The County Highway 39/Country Club Drive site was deemed an imperfect, yet potentially workable location for R-4 development. City leaders liked how residents of the development could access commercial amenities and the interstate via Chelsea Rd, and noted its close proximity to Bertram Chain of Lakes. They also liked how there is other high-density housing in the area but not an overabundance of it, but they also noted that the parcel is adjacent to single family housing and not the most ideal to access I-94.
Some of Grittmans’ proposals got more negative feedback, though nothing was completely ruled out. Councilmembers and commissioners didn’t like the Dundas Road location because they felt this would take up otherwise prime commercial space. They also thought the parcel along E. Seventh Stree has a current overabundance of multi-family housing in the area. Mayor Clint Herbst said he didn’t feel a developer of a higher-end complex would seek to build in an area with so much R-3 housing.
City leaders also felt the parcel off County 106 would be unlikely to attract developers of this sort, at least until more development takes place south of town in future years.
“The main thing is I think there is a willingness to locate this,” Herbst said. “What we want to make sure is that we don’t have a reputation where people are coming in and spending a lot of time and effort on a zone, but then not be willing to rezone it. I think this is good that we at least sat down and identified some areas with good potential.”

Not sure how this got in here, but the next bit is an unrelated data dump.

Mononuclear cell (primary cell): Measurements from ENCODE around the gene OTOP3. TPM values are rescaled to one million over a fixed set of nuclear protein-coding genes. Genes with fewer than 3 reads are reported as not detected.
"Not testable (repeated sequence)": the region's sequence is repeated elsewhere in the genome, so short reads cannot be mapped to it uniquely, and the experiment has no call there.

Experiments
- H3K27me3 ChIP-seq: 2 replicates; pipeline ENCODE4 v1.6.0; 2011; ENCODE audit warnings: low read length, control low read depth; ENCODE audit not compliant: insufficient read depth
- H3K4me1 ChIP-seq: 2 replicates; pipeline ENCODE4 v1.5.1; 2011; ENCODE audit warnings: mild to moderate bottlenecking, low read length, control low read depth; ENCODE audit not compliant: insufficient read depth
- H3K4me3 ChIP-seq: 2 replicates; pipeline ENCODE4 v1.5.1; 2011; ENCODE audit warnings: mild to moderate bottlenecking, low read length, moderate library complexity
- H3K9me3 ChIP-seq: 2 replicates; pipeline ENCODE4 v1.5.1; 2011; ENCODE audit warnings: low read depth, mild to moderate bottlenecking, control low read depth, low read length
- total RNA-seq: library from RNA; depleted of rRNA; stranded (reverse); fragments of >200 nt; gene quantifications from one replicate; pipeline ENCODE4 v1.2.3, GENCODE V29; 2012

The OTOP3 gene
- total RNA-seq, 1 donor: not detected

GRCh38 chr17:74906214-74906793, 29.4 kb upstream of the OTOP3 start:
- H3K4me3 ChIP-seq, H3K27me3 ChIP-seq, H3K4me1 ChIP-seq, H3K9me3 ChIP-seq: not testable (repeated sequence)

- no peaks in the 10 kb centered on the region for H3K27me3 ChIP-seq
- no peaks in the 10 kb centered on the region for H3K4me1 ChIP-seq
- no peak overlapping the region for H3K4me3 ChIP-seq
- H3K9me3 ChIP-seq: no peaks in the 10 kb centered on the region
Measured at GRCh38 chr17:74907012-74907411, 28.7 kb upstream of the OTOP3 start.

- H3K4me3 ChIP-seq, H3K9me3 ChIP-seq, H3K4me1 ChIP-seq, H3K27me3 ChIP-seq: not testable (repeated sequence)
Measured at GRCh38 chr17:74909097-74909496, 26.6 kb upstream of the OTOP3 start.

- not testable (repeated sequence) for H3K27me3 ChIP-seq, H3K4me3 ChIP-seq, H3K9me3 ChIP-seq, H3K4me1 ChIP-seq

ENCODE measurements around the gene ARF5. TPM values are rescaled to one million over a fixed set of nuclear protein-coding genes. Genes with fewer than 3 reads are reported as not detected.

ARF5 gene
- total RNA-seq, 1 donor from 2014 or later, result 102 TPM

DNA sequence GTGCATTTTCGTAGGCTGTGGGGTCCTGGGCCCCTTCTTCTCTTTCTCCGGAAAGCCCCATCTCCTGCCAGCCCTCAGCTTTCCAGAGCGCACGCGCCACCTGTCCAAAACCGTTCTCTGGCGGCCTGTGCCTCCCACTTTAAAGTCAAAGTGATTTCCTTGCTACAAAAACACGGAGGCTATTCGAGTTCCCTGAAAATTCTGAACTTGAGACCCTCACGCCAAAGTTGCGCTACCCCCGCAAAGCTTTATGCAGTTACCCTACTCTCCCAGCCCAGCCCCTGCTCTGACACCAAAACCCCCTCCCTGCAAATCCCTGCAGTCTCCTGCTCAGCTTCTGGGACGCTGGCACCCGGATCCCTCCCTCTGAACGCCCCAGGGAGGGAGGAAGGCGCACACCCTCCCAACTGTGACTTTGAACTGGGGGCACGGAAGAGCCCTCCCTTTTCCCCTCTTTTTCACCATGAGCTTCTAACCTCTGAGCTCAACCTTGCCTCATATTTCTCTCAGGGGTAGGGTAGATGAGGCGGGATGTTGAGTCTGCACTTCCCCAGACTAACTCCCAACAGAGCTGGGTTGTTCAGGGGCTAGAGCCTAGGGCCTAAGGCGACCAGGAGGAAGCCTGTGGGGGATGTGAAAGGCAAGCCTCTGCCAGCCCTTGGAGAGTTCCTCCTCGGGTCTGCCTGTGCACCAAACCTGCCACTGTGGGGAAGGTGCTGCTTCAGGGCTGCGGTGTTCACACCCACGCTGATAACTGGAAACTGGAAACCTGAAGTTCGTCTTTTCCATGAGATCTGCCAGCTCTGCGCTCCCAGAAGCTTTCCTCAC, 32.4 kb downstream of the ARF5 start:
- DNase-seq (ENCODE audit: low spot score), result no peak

The council and planning commission discussed whether land areas should be re-zoned in advance or if that should be done on a case-by-case basis once a developer steps forward. The general consensus was to leave zoning as-is and to instead use the list of prospective sites to guide interested developers toward a property that both parties can agree on. City leaders felt this route would give them more control over what is going in and where. The negative side of waiting to rezone is the increased risk for developers, as they would need to go through re-zoning approval and changes to the city’s comprehensive plan before moving forward.
Grittman said he would take this information back to staff level, have the potential sites ranked according to council feedback and bring a clearer list back to the planning commission at a later date.
Angela Schumann, community development director, stated in her Dec. 2 Monticello Planning Commission report that the Nov. 25 meeting confirmed that both the current planning commission and council are committed to the inclusion of an R-4 District within the city zoning ordinance, thereby creating the opportunity for multi-family housing within the community.
The Nov. 25 workshop helped establish a draft set of criteria or factors which make a site a more likely candidate for R-4 zoning, outlined a preliminary understanding of which factors from above may be most important to rezoning decisions and confirmed that the consensus is not to rezone property by city application or action at this time.
Commissioners and council members agreed the ability to direct or provide applicants with criteria and possible locations is preferred and that rezoning requests should come from property owners and/or applicants.
Freelancer Meghan Gutzwiller also covers education and the Monticello School District.